This report looks at:
- The pros and cons of gas vs electricity.
- The different oven layouts to consider.
- Self-cleaning ovens.
- Steam ovens and automatic cooking programs: a roundup of the latest in oven technology.
You could spend hours walking around kitchen showrooms, admiring the increasingly sleek ovens on offer. You can take your pick from fingermark-proof stainless steel, aluminium or iridium finishes, ovens in country-style green or cream, or authentically commercial-looking stainless steel freestanding stoves with gas hobs and cast iron trivets.
But while looks may be important, they're only one of many things to think about when buying an oven. There first thing to consider is whether you want a gas or electric oven.
Please note: this information was current as of May 2008 but is still a useful guide to today's market.
Gas or electric?
If you’re open to either option, here are some things to consider.
Older electric ovens have a reputation for taking longer than gas ovens to heat up and cook, but in fact they’ve markedly improved over the years, so this is no longer relevant.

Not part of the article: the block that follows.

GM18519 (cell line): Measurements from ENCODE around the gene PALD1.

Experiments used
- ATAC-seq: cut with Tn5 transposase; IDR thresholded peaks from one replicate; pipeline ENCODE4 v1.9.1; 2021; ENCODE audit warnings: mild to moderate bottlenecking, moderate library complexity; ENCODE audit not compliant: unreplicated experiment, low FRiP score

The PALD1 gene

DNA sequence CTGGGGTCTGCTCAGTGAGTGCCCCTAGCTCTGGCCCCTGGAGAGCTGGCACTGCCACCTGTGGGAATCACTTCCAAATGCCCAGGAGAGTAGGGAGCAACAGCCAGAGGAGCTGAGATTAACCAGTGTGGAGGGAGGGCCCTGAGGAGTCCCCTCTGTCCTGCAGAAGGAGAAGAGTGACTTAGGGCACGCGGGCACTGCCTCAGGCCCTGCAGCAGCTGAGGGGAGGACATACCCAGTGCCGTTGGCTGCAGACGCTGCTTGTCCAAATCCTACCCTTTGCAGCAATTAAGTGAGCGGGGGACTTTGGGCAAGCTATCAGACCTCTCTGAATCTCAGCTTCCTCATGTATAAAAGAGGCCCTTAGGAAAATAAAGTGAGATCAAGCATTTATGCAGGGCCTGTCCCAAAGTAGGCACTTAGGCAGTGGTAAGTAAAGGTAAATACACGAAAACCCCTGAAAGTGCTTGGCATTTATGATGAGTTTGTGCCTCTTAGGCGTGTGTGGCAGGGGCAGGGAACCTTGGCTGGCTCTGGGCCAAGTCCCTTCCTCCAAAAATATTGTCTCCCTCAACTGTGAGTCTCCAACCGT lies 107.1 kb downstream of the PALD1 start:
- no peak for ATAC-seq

- Most electric ovens these days are multifunction, meaning you can use a combination of top, bottom, grill and sometimes rear elements plus a fan to optimise different cooking, baking and grilling needs, so they tend to be more versatile than a gas oven.
- The price range for electric ovens starts lower.
- Gas ovens don’t dry food out as much as electric ovens (unless they’re fan-assisted), so they’re ideal for roasts, casseroles and heavy cakes that require moisture.
- Gas ovens are naturally hotter at the top and cooler at the bottom, so unless there’s a fan, food will need to be rotated to get even cooking and browning if you’re doing any multi-shelf cooking. However, it does mean you can cook several different foods at once. For example, after a roast has been in the oven for some time, you can move it to the bottom, turn the heat up, and use the top shelf to crisp the potatoes.
- There’s no direct heat from the top in a gas oven (unless it has an internal grill) so it may not be as good as an electric oven for foods that need browning or crisping on top.
- A gas oven may have electronic controls and/or an electric grill, in which case you’ll need an electrical outlet nearby.
- There are only a few brands of gas oven on the market, meaning less choice for you.
- The bottom line is, if you’re willing to experiment with your oven, you’ll learn how to get a good result regardless of its fuel.
Video: What to look for - Ovens
Fiona Mair shows us what to look for when buying an oven.